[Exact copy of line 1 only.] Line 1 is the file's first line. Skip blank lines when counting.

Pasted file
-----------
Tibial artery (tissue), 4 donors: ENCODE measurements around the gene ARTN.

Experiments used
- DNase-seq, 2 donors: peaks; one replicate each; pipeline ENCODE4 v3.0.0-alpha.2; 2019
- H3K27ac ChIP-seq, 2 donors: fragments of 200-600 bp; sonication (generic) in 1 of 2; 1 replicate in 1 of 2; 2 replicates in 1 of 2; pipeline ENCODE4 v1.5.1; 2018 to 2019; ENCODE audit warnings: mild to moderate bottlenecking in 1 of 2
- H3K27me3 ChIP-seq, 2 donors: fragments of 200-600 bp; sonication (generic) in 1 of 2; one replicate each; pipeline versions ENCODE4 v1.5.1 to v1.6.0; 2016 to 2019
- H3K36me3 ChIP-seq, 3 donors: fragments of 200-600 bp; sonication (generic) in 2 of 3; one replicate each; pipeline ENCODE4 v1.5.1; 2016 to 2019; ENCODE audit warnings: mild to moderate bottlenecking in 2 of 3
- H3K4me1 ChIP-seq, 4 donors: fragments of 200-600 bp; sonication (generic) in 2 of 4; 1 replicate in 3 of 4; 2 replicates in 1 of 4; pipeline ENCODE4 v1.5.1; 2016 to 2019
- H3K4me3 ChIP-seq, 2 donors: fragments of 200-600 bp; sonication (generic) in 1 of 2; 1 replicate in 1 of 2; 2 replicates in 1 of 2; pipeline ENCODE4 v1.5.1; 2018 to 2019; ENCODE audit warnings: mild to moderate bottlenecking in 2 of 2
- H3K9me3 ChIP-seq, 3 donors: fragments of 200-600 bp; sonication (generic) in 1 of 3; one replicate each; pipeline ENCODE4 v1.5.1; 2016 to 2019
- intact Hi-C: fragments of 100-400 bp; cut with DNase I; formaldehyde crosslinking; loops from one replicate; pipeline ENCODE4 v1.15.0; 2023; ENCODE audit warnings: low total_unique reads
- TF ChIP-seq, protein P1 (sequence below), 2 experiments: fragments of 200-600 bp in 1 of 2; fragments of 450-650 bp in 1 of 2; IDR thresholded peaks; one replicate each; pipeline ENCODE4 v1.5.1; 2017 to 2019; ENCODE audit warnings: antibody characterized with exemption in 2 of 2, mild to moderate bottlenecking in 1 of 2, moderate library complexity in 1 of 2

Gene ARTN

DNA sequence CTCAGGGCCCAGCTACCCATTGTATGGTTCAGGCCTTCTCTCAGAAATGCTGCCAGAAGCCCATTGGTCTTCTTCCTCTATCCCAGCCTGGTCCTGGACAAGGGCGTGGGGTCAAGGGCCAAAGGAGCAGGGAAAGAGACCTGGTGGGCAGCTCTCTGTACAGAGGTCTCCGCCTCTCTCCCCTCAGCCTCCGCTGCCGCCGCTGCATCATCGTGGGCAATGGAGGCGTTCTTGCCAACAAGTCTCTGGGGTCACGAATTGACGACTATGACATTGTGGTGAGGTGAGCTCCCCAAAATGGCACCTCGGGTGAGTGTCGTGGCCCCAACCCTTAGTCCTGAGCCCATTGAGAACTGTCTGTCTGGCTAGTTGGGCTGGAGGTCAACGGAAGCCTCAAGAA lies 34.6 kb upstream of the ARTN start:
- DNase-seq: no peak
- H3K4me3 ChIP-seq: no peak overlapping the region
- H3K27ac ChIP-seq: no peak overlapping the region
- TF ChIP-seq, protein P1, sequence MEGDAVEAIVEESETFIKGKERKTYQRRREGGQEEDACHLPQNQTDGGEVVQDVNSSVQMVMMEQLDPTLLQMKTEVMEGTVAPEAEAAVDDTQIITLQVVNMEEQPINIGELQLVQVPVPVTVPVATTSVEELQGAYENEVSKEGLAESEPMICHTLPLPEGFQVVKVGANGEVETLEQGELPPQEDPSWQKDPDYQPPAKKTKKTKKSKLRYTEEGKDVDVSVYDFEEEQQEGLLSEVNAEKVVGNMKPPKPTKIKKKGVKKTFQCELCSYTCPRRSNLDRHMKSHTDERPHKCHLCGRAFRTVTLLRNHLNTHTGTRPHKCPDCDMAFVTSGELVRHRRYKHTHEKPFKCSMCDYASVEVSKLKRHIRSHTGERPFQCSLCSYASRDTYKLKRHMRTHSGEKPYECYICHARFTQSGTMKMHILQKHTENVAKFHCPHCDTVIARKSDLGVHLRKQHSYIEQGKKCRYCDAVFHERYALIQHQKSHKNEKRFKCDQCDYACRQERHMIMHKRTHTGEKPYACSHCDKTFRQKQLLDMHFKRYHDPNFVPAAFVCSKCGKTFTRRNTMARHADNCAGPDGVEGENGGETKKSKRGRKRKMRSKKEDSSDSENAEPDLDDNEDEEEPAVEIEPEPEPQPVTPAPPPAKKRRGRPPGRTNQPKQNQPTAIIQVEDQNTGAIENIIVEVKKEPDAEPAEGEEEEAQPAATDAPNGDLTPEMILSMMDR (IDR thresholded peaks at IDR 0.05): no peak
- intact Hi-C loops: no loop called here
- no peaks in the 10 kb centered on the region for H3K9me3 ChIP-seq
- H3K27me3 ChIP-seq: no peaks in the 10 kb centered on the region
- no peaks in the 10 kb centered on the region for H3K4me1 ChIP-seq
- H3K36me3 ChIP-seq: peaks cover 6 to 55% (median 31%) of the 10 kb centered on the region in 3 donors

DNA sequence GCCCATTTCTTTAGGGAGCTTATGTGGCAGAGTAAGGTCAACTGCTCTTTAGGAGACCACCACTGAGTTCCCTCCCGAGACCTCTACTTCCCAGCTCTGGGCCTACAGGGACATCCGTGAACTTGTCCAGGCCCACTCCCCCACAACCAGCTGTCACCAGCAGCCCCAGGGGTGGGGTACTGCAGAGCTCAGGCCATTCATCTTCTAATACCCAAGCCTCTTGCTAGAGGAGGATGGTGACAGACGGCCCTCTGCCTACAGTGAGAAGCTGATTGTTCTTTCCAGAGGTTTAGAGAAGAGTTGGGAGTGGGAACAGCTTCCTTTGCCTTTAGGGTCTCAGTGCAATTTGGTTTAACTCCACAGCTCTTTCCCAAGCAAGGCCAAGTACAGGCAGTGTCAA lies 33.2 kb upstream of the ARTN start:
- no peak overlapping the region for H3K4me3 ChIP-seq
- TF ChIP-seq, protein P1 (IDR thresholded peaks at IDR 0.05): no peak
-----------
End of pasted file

Tibial artery (tissue), 4 donors: ENCODE measurements around the gene ARTN.